Learning Lessons

By The Cog Blog Archives
Cover image for  article: Learning Lessons

Why is it that we are so bad at learning from the mistakes and successes of the past? It's something that bugs me and, I suspect, anyone who's been around for any length of time.

I'm in good company as this failure to learn is a theme explored by Bob Hoffman, the AdContrarian in his blogs and in his interview with me as one of the Crater Lake and Mediatel "Making Sense Of It All" series.

Bob talks about our weird ability to keep repeating the same mistakes over and over; almost as if it's a weakness to accept that anything that happened in the business longer ago than a week last Tuesday can possibly have any relevance at all, given the speed that things are changing.

This idea that good ideas somehow have a use-by date is hogwash. In the same way that in sport we are used to the mantra that form is temporary, class is permanent. The basic principles that drive our business are not fundamentally changed because some digital evangelist somewhere tweaks an algorithm or writes a new piece of code.

I think the problem runs deeper than a belief in the now over the then.

Bob talks of other industries, like travel, automotive and computing. There, learning and changing are a part of life -- if they weren't, the end user would have something to say about it.

In advertising, the end user who ultimately decides what appears is the client. Clients apply their own definition of learning and changing -- and in far too many cases these definitions, like improving meaningless metrics like clicks or likes, are superficial. They are far too often not connected directly to that hard-to-define measure: "business success," let alone to "creativity."

A client can improve his performance metrics and still destroy his brand's image and reputation. Eventually a poor reaction amongst consumers will lead, as we all know, to fewer sales and reduced margins, but that takes time and by then the client has any number of options when it comes to apportioning blame.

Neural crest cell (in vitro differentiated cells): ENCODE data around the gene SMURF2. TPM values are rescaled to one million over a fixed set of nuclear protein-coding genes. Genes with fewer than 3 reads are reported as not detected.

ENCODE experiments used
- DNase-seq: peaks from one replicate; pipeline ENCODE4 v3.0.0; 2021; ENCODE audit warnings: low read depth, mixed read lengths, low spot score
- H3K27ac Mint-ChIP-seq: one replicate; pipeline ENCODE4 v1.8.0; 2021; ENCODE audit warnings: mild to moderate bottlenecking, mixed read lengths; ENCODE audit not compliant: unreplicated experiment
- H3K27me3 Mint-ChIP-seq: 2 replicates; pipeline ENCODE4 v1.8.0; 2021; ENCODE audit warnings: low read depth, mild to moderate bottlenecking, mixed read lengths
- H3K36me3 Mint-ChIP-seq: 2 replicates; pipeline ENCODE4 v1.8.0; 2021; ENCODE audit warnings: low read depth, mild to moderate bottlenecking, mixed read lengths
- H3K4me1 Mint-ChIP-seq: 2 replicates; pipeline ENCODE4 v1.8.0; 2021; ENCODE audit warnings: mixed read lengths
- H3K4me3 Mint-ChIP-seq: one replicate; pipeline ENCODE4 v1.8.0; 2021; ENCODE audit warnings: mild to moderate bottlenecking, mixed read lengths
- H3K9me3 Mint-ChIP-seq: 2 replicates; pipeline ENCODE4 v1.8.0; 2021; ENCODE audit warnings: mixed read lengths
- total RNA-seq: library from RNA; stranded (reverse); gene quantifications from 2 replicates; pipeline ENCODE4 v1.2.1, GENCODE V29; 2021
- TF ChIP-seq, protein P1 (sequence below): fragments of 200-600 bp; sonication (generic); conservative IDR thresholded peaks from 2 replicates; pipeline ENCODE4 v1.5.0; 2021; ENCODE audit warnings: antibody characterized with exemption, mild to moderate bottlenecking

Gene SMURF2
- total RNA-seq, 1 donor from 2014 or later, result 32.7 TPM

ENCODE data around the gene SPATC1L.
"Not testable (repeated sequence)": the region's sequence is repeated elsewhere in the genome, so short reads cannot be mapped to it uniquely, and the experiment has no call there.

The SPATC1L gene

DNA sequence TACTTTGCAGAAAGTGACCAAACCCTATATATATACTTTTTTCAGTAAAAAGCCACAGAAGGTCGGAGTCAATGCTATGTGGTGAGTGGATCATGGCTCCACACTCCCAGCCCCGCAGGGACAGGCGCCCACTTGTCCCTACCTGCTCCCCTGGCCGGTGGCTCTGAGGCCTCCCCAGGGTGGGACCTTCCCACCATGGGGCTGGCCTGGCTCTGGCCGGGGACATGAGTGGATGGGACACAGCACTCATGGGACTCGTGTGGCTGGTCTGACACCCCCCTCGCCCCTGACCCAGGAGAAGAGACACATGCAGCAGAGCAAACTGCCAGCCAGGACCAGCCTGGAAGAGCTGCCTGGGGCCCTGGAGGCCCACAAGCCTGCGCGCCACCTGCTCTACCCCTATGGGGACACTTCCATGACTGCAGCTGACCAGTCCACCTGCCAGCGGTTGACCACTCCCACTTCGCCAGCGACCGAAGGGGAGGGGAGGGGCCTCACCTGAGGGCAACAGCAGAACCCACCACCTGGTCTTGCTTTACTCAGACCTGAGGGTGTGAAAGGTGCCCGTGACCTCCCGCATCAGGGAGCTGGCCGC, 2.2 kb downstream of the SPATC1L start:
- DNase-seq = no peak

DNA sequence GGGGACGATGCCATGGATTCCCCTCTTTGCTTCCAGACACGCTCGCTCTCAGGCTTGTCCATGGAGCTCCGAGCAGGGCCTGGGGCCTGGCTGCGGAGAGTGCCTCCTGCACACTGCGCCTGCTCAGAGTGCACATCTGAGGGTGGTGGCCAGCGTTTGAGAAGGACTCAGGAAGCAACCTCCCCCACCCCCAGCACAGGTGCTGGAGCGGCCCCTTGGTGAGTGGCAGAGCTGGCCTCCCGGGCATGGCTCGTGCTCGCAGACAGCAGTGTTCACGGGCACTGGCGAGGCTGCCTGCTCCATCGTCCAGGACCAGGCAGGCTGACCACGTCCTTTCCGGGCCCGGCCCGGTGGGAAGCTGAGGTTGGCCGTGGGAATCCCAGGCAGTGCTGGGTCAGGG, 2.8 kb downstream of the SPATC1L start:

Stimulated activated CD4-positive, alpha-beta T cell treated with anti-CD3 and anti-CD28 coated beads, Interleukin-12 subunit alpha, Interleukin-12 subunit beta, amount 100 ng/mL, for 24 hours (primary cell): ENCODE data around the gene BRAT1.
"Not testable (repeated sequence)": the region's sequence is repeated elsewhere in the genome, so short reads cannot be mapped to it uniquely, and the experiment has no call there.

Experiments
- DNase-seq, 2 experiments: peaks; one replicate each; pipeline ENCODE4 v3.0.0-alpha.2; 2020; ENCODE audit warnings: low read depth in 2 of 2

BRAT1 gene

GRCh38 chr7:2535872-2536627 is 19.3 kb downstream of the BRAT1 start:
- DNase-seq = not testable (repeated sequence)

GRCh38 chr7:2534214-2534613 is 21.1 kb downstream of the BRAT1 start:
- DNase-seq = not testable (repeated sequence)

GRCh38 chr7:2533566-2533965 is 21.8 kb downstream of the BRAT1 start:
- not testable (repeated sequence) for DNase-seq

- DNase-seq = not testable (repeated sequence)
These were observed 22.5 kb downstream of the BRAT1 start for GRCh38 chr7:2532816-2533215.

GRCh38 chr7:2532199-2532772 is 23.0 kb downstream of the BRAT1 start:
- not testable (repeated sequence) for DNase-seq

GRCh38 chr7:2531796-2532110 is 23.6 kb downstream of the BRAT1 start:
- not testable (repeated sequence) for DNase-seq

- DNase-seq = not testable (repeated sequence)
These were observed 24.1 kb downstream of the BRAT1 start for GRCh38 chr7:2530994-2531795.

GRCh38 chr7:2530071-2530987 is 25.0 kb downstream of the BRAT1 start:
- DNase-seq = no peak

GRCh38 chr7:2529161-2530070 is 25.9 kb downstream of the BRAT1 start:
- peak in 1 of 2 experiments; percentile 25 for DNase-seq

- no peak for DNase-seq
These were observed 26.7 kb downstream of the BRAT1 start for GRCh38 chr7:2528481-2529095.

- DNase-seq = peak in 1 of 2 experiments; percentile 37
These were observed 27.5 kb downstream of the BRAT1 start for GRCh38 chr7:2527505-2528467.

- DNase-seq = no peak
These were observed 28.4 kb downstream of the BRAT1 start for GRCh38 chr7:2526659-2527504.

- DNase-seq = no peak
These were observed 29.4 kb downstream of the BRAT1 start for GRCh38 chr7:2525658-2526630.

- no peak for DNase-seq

Many of us find creativity hard to recognize. Great marketers don't, but there aren't so many great marketers.

On the other hand, all of us recognize that a small number is, well, smaller than a big number.

So -- which is easier? To go out on a limb and argue that the best way to sell chocolate is to feature a gorilla playing the drums; or to hang your hat on paying less per second, scaling back the creative "idea" to a two-second pack shot, ramping up the frequency to absurd levels, and buying more followers?

Agency leaders used to be great at standing up for their art (as that is what it is, in this instance). I worked for Leo Burnett whose London chairman, the late great Richard Wheatly, once resigned an account over an argument about the number of bubbles the client insisted on having in shot in a glass of a well-known hangover cure.

The best agencies understood instinctively what was good, fought for it, and often won. Ater all, if it was that easy to do great work then the client would have done it himself.

The skill in producing great advertising was recognized, and respected.

Today, we don't fight often enough. Agencies give in rather than risk losing the business over a principle. Media agencies may know very well that online advertising doesn't engage and doesn't deliver brand effects, yet they buy it anyway. It's cheap. It reaches loads of people. What could be better?

Don't confuse me with talk of definitions or research. Beat the audit, give the client what he wants, not what he needs. In short: "anything for a quiet life."

We don't learn. Learning is hard, the whole process can and usually does involve confrontation. If we don't stand up for something, if we just say "Yes sir, no sir, three bags full sir," then what we get is poor advertising appearing in the wrong places.

We console ourselves with increases in irrelevant metrics, and then express amazement when we end up with consumers not noticing the work or, even worse, telling us they find it boring, irritating and irrelevant.

Meantime, we kid ourselves that we're being smart by talking to ourselves, ignoring the inconvenient truth that nobody is paying us any attention. ("But we won an award / We bought more likes / We have more followers.")

One of the strongest points in Bob's interview is his contention that if you walked into the average agency today, and asked the average executive about Peter Field, Les Binet, Karen Nelson-Field -- all people who are doing their damndest to explain what works and what doesn't -- you'll be met with ignorance and indifference.

We should celebrate learning. Hold general sessions for clients on great cases, on what they tell us. This used to happen in creative agencies as a way of opening up a conversation on what was great work, and why. Maybe it still does. I don't know if it happens in media agencies; it should, but I doubt it does.

If we don't learn we'll become an insignificant, low-paid, automated supplier looking back and wondering where it all went wrong.

And we'll fully deserve our fate.

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